Help Save A Life

The shrill scream of the siren tore through the air while red white lights flashed…filling that sunny afternoon with an eerie dread.  My fingers were knotted together so tightly that my hands were hurting and my knuckles had turned white.  Still, I could not pull them away any more than I could stop the silent prayer that was echoing in my head.

“No, no , no, no, no! Please God, let him be ok. Please God, let him be ok. Please God, let him be ok.”

Hot tears streamed down my cheeks, not that I could feel it. The grainy coarseness of the sidewalk was a huge improvement from the hard gravel that had cut at my bare feet as I ran down the block, rushing to be where I stood now. I didn’t feel that, either. My attention was focused on the little 10 year old boy laying in the middle of the road, his bicycle crunched up in a heap, five feet from where the three men in blue polyester uniforms worked on him.

Intellectually, I knew I wasn’t the only person there.  A lady had come out from her house on that corner.  She’d seen it happen from her kitchen window.  Two other young boys were standing near me.  I think they were talking to me, but I couldn’t really hear them.

A nearly inhuman wail broke through the eerie blanket of litanous prayer I’d covered myself with.  Looking over, I saw my younger sister had arrived. Her entire body shook as she cried and wailed and did the things I was too afraid to do.  Somehow, in my mind, I thought…”if I don’t focus, if I let go, what then? I’m the oldest. They’re counting on me.”

My friend, Judy, was standing by my sister as I took her in my arms. “What happened?” she asked, “What happened to Jonathan?”

Pointing to the vehicle pulled to the side of the road I said, “He was hit by that minivan when he and the two Michaels went to cross the street to Michael B’s house.”

One of the men from the ambulance walked in our direction as the others moved my brother onto the immobilizing board before shifting him to the stretcher.

“Are any of you family?” he asked, looking at our little group.

“We are,” I said, still holding my younger sister in my arms.

“Where’s your parents?”

“My mom is at work at the local hospital. You should take him there.  My dad lives in the Philippines.”

“He needs more help than they can give there,” he said, eyes sympathetic. “We’ll be taking him to Loyola. Would one of you like to come along to the hospital? They’ll need information.”

I looked at my sister, prepared to send her so that I could call my mom and give her the details. She was hysterical. She would be of no help to them…and she was shaking her head vehemently, not wanting to get into the ambulance.

“Go ahead,” my friend Judy, said. “Mom and I will take care of your sister and call your mom.”

I nodded my head…suddenly feeling much older than my 15 years. Looking down at my feet, I tried to take a deep calming breath. It didn’t help.

“I don’t have any shoes on,” I mumbled.

“Here,” Judy said, “Take mine.”

And with that, I walked toward the longest ride of my life. No, not physically.  But mentally. Emotionally.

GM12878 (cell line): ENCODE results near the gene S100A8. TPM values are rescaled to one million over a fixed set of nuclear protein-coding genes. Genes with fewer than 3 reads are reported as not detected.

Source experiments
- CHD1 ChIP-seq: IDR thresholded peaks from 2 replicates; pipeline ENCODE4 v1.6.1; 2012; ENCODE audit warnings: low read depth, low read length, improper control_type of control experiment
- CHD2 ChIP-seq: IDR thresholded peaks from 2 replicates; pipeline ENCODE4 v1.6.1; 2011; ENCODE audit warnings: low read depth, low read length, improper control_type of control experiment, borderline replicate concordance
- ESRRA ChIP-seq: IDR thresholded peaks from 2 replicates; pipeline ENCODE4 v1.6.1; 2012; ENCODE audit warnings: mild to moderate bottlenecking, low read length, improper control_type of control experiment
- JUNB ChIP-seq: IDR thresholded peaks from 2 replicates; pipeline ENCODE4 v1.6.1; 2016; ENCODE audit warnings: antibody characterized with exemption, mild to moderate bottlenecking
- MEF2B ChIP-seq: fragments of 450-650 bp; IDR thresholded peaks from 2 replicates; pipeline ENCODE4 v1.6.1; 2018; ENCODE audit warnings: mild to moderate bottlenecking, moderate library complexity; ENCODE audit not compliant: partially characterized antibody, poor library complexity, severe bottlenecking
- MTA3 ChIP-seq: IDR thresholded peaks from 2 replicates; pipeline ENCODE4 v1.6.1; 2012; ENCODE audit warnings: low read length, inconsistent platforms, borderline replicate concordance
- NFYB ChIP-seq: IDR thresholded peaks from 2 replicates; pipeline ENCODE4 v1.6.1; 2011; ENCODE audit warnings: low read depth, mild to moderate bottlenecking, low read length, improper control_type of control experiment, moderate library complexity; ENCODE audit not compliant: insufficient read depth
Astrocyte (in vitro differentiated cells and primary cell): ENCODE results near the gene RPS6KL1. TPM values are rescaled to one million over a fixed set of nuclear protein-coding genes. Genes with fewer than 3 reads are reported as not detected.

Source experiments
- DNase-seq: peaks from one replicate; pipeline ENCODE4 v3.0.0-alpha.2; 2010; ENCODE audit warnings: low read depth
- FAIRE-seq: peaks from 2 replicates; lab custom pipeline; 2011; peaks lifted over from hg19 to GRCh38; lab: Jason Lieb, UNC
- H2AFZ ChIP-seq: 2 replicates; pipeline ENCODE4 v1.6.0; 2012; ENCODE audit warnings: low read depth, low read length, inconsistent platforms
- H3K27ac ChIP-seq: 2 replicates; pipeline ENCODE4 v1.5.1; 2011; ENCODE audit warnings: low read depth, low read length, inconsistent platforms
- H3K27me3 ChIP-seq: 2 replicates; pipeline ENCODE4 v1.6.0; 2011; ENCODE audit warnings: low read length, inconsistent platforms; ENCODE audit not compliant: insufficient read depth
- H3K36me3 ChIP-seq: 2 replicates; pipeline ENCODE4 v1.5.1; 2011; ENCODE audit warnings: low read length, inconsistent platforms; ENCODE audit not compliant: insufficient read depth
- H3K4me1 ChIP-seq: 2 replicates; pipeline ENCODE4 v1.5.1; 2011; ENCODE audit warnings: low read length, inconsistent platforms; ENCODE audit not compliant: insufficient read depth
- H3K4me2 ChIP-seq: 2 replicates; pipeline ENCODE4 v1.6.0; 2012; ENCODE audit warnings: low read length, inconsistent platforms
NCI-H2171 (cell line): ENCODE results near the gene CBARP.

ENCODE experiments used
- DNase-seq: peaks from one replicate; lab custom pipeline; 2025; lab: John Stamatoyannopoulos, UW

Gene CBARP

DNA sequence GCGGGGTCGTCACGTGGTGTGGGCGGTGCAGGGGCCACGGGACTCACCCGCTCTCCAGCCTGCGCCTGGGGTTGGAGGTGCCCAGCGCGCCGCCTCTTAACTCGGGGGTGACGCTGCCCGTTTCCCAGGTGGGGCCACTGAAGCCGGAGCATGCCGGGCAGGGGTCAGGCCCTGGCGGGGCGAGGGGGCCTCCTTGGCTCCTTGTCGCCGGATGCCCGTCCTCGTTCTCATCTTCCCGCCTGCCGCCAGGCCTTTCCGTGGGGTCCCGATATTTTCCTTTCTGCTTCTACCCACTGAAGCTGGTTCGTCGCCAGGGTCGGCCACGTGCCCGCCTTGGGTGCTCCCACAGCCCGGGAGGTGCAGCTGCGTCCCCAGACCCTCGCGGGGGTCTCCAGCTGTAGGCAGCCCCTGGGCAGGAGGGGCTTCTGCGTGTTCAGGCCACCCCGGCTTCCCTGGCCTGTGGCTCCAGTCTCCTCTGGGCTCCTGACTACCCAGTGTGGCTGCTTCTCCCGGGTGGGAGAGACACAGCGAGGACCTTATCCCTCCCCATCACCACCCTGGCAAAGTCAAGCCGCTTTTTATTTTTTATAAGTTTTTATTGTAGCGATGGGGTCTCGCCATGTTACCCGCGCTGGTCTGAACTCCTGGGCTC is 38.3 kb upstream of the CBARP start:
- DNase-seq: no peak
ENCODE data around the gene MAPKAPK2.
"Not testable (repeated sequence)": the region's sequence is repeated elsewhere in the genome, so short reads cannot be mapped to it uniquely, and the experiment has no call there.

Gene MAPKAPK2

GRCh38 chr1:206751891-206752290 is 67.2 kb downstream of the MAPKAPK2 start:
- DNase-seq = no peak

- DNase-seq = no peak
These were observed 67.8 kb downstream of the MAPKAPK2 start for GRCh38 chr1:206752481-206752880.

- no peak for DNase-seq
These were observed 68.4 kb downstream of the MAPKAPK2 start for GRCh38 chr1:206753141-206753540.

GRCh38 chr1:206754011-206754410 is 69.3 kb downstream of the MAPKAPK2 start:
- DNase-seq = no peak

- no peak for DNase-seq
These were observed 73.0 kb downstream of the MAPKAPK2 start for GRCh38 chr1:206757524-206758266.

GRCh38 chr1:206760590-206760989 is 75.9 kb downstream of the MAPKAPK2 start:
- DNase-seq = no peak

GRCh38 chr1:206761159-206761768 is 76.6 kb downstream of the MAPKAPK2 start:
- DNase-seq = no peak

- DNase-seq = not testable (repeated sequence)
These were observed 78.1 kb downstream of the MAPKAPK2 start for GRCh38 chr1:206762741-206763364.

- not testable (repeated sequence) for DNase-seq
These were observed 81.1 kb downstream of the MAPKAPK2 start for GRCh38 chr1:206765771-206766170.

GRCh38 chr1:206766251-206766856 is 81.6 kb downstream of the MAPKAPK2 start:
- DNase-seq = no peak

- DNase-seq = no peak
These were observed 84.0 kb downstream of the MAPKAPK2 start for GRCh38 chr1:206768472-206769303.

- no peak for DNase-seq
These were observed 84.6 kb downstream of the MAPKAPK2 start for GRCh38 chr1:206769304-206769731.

Why am I bringing up this 20+ year old memory? Because yesterday, on my way home from a quick run to the grocery store I saw an ambulance flashing it’s lights driving in the opposite direction. As I’m prone to do when I see those things, I pray for whoever is in that ambulance. But what really struck me was that the ambulance was headed to a big intersection and there were several cars in front of it. I heard them flip on the siren, so I looked in my rearview again. Those cars had NOT moved out of the way. In fact, it wasn’t until the ambulance was several feet behind the car in his lane that the person decided it would be prudent to move.

Things like this frustrate and make me angry because time can make a difference when talking about saving lives. The sooner the proper medical staff can work on a patient with the proper tools and in the proper environment, the better their chances. That person is somebody’s family member. How would you feel if it had been yours? Would you take your time? What if those couple minutes made the difference between life and death? How would you feel then?

As I continued my drive home, I noticed fire trucks and police cars, all with their lights flashing, on one of the side streets a couple blocks from mine. I couldn’t be sure if something had happened in someone’s home or if it was a car accident.  Either way, those people got a prayer.

In the end, my brother didn’t make it. He was brain dead on impact when his body hit the road. But while I sat in the passenger seat of that ambulance, staring out into the rush hour traffic of Chicago I was thankful for some of the people in our lives…and for these quick moving, quick thinking paramedics and emt’s who did everything they could to try to save him. I was also thankful for the brotherhood of firefighters and police officers. You see, one of the Michaels that was with my brother was the son of a local fire fighter. He was known all over the area for his work as an activist for Veterans and POW/MIA from Vietnam (the war he fought in). When he heard what happened, he put a blanket call out asking for help to clear the way for us. They responded…blocking off as much traffic and clearing the way for us as best as they could.

That day was devastating, but it was made easier by people along the way….sometimes friends, but sometimes strangers. So when you see an emergency vehicle coming and their lights are flashing, please…move over and let them through.  You never know when the life they may be trying to save belongs to someone close to you.

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42 thoughts on “Help Save A Life

  1. Sara says:

    I am so sorry. You tell a story so well. I got drawn in even before I realized that it was about your brother and then it has that extra spine-chilling realization. I pray for passing ambulances as well. It drives me nuts when people don’t get out of the way.

    • Kitt Crescendo says:

      Thanks Sara. Funny, my sister wound up being a nurse specializing in intensive services. So proud of her. Sometimes I stop and wonder, though, how much was because she wanted to help people who were going through what we did…
      Yeah…there’s a special kind of frustrated/anger in my heart when people don’t respect emergency vehicles.